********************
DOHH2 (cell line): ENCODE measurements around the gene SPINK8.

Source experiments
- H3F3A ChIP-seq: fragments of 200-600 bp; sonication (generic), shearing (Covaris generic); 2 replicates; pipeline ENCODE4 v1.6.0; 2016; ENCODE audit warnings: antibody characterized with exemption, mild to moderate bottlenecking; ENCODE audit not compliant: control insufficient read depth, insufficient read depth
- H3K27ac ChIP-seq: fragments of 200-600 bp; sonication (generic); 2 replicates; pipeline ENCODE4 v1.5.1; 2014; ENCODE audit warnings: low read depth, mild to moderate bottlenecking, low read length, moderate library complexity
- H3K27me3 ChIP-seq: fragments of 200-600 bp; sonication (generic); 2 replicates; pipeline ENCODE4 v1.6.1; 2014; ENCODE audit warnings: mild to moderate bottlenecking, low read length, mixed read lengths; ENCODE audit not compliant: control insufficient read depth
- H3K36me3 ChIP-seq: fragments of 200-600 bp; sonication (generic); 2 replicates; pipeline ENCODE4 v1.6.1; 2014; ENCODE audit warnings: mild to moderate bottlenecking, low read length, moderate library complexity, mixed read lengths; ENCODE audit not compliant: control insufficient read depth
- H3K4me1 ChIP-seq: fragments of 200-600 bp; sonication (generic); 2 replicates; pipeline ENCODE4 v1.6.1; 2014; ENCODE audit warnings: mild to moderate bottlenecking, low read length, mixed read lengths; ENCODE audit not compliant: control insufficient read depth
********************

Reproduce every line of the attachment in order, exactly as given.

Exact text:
DOHH2 (cell line): ENCODE measurements around the gene SPINK8.

Source experiments
- H3F3A ChIP-seq: fragments of 200-600 bp; sonication (generic), shearing (Covaris generic); 2 replicates; pipeline ENCODE4 v1.6.0; 2016; ENCODE audit warnings: antibody characterized with exemption, mild to moderate bottlenecking; ENCODE audit not compliant: control insufficient read depth, insufficient read depth
- H3K27ac ChIP-seq: fragments of 200-600 bp; sonication (generic); 2 replicates; pipeline ENCODE4 v1.5.1; 2014; ENCODE audit warnings: low read depth, mild to moderate bottlenecking, low read length, moderate library complexity
- H3K27me3 ChIP-seq: fragments of 200-600 bp; sonication (generic); 2 replicates; pipeline ENCODE4 v1.6.1; 2014; ENCODE audit warnings: mild to moderate bottlenecking, low read length, mixed read lengths; ENCODE audit not compliant: control insufficient read depth
- H3K36me3 ChIP-seq: fragments of 200-600 bp; sonication (generic); 2 replicates; pipeline ENCODE4 v1.6.1; 2014; ENCODE audit warnings: mild to moderate bottlenecking, low read length, moderate library complexity, mixed read lengths; ENCODE audit not compliant: control insufficient read depth
- H3K4me1 ChIP-seq: fragments of 200-600 bp; sonication (generic); 2 replicates; pipeline ENCODE4 v1.6.1; 2014; ENCODE audit warnings: mild to moderate bottlenecking, low read length, mixed read lengths; ENCODE audit not compliant: control insufficient read depth